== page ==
• Condominium and cooperative associations are responsible for the scheduling and costs associated with the milestone inspection.
  • Milestone inspection means a structural inspection of a building’s load-bearing walls and primary structural members/systems.
  • Milestone inspections must be performed by a Florida licensed engineer/architect who must attest to the life safety and adequacy of structural components of the building. To the extent that it’s reasonably possible, the inspection must determine the general structural condition of the building as it affects the safety of building, such as necessary maintenance, repairs and replacements of structural components.
  • “Substantial structural deterioration” is described as substantial structural distress that negatively affects the building’s general structural condition and integrity.

fla-legislature-300x198Milestone inspections will consist of two phases:

    • Phase one — Visual examination of habitable/nonhabitable areas of building. If there are no signs of structural deterioration found, phase two is not required.
    • Phase two — If substantial deterioration is found during phase one, phase two may involve destructive or nondestructive testing at the inspector’s discretion. This additional inspection may be as extensive or limited as necessary to fully assess areas of distress.
    • Architect/engineer who performed inspections must submit a sealed copy of the inspection report and findings to both the association and appropriate local building official
  • Local enforcement agencies will provide buildings required to comply with this law notice of required inspection by certified mail.
  • Upon receiving notice, condominium/cooperative associations will have 180 days to complete phase one of the inspection.

Continue reading

RobertoBlanch_8016-200x300Just two days after his insights were featured in the Miami Herald‘s initial article on the Florida legislature’s proposed new condominium-safety reforms, Roberto Blanch‘s input on the changes that unanimously passed in both the House and Senate on the state’s condominium associations and owners were prominently featured in the newspaper’s follow up report on today’s front page.  The article, which is headlined “‘A Major Move Forward in Safety.’ A Look at How Condo Reforms Will Work,” focuses on the new requirements for condominiums to conduct regular building inspections and build sufficient cash reserves to cover structural maintenance and repairs.  The article reads:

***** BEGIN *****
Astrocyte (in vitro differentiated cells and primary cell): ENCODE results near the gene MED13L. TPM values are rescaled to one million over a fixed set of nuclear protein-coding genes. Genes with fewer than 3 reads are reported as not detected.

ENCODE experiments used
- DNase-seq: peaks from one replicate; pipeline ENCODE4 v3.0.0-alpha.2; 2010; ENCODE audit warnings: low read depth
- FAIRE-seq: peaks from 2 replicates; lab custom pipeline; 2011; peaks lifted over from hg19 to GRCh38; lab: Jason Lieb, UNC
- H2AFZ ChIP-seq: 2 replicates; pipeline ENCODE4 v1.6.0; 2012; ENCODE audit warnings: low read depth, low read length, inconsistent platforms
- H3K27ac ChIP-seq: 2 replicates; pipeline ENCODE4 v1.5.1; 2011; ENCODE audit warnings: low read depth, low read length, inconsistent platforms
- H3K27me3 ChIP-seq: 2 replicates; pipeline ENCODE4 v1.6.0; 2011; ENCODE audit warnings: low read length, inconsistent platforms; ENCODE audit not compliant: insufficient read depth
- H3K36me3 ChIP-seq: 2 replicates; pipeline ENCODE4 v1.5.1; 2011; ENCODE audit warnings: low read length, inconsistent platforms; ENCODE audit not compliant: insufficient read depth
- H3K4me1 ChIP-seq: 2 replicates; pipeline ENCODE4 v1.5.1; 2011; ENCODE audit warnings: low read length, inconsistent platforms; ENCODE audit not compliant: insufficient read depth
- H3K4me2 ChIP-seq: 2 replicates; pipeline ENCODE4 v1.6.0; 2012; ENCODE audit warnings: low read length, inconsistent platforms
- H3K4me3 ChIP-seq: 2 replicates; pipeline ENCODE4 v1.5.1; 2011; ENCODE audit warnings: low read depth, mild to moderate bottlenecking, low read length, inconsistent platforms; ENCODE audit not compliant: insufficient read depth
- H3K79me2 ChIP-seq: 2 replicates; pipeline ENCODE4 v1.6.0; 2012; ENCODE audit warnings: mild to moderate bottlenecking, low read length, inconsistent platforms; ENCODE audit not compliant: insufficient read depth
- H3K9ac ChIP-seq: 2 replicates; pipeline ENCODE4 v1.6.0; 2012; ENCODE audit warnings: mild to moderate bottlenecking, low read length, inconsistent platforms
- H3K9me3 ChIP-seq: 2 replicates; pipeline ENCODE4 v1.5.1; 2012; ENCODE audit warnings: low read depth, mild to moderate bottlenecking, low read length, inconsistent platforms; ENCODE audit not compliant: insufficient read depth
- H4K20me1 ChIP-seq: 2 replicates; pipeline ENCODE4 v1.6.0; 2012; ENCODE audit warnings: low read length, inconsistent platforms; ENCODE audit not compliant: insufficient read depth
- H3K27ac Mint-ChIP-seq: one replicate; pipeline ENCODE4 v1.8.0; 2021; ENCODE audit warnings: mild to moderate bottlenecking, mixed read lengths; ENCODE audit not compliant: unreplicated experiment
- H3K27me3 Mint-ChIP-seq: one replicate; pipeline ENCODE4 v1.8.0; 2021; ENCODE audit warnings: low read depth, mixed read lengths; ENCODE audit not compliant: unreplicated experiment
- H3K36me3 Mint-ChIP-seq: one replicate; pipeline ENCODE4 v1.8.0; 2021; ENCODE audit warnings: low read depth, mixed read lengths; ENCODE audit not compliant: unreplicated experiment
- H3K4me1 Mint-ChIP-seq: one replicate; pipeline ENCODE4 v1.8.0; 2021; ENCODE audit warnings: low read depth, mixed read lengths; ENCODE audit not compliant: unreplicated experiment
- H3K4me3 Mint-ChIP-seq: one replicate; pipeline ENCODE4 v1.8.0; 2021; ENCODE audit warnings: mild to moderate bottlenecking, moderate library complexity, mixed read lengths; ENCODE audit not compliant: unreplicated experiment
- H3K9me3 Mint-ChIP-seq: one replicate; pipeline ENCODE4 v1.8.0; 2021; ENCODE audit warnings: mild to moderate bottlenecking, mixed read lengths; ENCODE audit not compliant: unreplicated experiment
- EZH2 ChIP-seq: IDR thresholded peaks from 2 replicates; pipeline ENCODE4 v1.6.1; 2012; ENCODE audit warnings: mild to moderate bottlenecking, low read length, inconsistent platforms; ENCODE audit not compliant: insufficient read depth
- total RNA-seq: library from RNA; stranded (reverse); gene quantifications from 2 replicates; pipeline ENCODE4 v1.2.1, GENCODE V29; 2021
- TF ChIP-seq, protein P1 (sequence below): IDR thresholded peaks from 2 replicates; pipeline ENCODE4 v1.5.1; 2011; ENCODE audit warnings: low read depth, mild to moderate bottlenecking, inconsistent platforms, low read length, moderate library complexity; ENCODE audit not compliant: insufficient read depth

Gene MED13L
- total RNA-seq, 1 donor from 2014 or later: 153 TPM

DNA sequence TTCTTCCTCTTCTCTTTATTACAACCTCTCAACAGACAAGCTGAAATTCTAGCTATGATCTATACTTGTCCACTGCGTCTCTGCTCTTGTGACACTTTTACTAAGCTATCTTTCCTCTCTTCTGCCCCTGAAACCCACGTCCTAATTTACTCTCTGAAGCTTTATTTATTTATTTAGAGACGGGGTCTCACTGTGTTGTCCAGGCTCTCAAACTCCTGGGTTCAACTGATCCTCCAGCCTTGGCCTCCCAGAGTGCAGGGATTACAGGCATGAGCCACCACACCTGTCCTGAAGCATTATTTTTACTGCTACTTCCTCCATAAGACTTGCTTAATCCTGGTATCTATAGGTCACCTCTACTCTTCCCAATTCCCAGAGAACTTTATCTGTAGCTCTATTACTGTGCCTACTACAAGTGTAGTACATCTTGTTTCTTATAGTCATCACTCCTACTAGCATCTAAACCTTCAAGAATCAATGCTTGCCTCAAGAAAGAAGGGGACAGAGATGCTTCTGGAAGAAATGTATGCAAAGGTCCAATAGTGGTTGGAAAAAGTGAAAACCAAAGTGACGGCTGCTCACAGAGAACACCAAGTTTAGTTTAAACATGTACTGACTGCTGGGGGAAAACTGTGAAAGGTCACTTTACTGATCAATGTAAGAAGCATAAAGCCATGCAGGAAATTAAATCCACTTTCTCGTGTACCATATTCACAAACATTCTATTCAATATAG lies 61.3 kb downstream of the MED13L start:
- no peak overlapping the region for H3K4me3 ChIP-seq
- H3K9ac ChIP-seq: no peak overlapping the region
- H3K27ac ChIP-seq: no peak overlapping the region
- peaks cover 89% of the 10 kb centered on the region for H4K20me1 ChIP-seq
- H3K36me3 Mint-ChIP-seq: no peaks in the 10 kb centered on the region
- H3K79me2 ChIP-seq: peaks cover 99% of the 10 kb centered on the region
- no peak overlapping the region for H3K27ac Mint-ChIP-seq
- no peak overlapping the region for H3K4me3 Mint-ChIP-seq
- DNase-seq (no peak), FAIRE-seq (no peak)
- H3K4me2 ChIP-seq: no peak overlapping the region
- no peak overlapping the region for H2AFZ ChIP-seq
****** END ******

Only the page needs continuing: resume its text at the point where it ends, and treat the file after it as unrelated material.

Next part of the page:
. . . The changes are laid out in a set of amendments to Florida’s condo law approved by the state House and Senate on Tuesday and Wednesday. In a surprise, the Legislature acted swiftly this week during a special session designed to address the home-insurance crisis after coming under substantial public pressure for doing nothing to shore up condo inspections and regulations  following the Surfside tragedy, which claimed 98 lives.

RBlanch-Herald-clip-for-blog-5-27-22-281x300The reform law generally hews to detailed findings and recommendations issued after Surfside by public-interest groups that include the Florida Bar, the Miami-Dade County Grand Jury, a consortium of Florida professional engineer associations, and the Community Associations Institute, a national organization that represents thousands of associations, managers and residents.

The reforms had broad but not uniform support from principal sectors of the condo industry, including association representatives, condo lawyers and real estate brokers.  Together, backers say, the reforms should markedly boost confidence in the safety of  Florida’s condos.

Continue reading

RobertoBlanch_8016-200x300The firm’s Roberto Blanch was the first independent expert source quoted in a report in today’s Miami Herald on a new bill filed yesterday during Florida’s legislative special session on home insurance that appears to be on track to be the most significant overhaul of the state’s condominium laws in decades. It was passed by the full Senate yesterday and is poised to be approved by the House today.

The proposed measures, which are in direct response to the horrific Champlain Towers tragedy that claimed 98 lives, include statewide inspections for aging condominium buildings and requirements for condo associations to hold money in reserves to pay for repairs. The bill also requires developers of new buildings to fund reserves, and it imposes legal liabilities on board members who ignore inspection requirements.

The Miami Herald article, which appears under the headline “Legislature Reaches Deal on Condos,” reads:

. . . [The bill] would require condominium associations to conduct reserve studies every decade to make sure they have the resources to finance needed structural repairs. RBlanch-Herald-clip-for-blog-5-25-22-300x192Starting in 2025, they would be barred from waiving a requirement that they put money in reserves to make structural repairs, although they could continue to waive collecting reserve funds for other improvements.